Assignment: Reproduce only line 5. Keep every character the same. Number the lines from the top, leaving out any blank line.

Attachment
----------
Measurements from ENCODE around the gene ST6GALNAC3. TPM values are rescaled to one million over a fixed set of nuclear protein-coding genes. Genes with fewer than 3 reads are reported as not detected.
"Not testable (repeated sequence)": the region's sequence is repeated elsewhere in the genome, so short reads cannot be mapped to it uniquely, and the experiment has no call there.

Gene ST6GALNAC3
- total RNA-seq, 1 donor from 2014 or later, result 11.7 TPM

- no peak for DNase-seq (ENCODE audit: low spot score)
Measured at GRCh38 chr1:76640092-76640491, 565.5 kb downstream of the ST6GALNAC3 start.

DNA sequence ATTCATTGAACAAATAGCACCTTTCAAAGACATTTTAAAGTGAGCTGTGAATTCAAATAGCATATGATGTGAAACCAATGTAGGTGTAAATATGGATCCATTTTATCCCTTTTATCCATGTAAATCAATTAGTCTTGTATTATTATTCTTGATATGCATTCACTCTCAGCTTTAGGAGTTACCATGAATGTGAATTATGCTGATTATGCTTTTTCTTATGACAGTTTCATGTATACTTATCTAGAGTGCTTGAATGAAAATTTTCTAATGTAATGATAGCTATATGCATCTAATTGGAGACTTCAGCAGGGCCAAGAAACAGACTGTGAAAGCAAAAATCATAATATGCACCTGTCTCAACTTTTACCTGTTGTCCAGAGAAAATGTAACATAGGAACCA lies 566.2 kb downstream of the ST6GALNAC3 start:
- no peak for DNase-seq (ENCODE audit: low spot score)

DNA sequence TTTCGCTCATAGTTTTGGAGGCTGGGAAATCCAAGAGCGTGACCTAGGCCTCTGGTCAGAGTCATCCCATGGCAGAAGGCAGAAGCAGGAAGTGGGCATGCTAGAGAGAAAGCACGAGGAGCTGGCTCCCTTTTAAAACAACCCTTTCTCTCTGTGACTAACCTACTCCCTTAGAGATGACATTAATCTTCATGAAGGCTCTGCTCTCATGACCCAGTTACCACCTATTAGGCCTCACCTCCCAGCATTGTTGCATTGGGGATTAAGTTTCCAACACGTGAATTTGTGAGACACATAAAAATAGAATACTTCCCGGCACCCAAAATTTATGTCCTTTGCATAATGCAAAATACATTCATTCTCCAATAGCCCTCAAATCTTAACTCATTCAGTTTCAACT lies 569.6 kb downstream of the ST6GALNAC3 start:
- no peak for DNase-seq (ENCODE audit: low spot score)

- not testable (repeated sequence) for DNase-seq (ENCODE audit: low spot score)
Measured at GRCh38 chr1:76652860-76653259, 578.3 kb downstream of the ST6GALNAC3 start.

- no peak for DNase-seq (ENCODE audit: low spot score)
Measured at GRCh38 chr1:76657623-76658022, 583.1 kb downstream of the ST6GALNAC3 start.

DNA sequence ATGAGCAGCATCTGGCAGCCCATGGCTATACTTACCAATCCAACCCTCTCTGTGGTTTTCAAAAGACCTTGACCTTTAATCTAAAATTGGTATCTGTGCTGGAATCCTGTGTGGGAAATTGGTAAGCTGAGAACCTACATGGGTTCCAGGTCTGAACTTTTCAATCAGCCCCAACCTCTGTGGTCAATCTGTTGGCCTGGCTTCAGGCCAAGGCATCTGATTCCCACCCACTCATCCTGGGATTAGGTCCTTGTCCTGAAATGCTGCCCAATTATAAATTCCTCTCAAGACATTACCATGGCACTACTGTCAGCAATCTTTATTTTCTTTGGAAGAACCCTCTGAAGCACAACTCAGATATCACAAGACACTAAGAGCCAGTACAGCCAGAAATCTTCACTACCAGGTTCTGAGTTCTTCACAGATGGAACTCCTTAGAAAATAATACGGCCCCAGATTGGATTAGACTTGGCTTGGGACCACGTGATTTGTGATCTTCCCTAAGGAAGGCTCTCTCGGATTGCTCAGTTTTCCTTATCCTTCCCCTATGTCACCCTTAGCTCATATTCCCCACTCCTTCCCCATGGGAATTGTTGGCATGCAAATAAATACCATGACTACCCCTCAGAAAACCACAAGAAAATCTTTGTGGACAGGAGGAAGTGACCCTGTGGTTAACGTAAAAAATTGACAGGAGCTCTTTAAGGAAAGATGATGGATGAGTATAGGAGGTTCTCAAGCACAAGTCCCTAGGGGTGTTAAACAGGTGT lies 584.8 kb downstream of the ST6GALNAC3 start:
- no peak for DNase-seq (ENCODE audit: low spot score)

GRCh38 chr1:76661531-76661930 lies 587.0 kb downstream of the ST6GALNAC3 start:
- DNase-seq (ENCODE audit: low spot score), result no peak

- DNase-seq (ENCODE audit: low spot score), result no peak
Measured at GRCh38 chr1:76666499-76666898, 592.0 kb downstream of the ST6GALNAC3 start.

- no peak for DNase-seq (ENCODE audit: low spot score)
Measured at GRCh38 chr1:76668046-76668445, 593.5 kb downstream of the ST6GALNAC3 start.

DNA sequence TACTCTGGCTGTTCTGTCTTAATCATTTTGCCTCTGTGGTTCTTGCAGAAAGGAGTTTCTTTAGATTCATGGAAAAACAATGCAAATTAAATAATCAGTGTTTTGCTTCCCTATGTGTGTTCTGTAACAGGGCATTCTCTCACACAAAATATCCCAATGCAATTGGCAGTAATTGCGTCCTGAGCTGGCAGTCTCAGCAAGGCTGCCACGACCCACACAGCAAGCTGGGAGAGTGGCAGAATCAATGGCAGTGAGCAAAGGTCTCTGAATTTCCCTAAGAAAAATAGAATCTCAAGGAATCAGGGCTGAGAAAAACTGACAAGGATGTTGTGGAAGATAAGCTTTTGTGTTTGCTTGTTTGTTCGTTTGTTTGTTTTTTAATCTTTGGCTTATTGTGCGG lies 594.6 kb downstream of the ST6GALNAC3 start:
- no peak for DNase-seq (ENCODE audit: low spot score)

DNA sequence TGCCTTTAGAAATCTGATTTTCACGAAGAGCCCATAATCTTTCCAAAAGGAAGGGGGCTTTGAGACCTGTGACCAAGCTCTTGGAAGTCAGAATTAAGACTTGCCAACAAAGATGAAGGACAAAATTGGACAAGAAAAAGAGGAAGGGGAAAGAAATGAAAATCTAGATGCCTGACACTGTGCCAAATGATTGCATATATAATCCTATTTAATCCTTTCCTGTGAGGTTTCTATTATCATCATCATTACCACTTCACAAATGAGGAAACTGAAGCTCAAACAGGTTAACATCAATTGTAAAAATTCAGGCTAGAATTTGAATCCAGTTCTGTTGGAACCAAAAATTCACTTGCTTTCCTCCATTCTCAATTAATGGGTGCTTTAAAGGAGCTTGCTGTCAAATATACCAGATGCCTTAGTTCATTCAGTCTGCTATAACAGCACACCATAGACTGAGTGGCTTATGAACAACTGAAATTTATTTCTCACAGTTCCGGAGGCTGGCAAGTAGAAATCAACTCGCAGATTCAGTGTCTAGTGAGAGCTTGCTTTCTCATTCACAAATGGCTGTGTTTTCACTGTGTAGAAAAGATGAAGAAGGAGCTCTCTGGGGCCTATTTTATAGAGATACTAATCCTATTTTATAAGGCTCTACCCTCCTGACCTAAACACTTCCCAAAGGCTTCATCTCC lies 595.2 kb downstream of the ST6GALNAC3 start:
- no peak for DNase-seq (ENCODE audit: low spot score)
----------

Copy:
- no peak for DNase-seq (ENCODE audit: low spot score)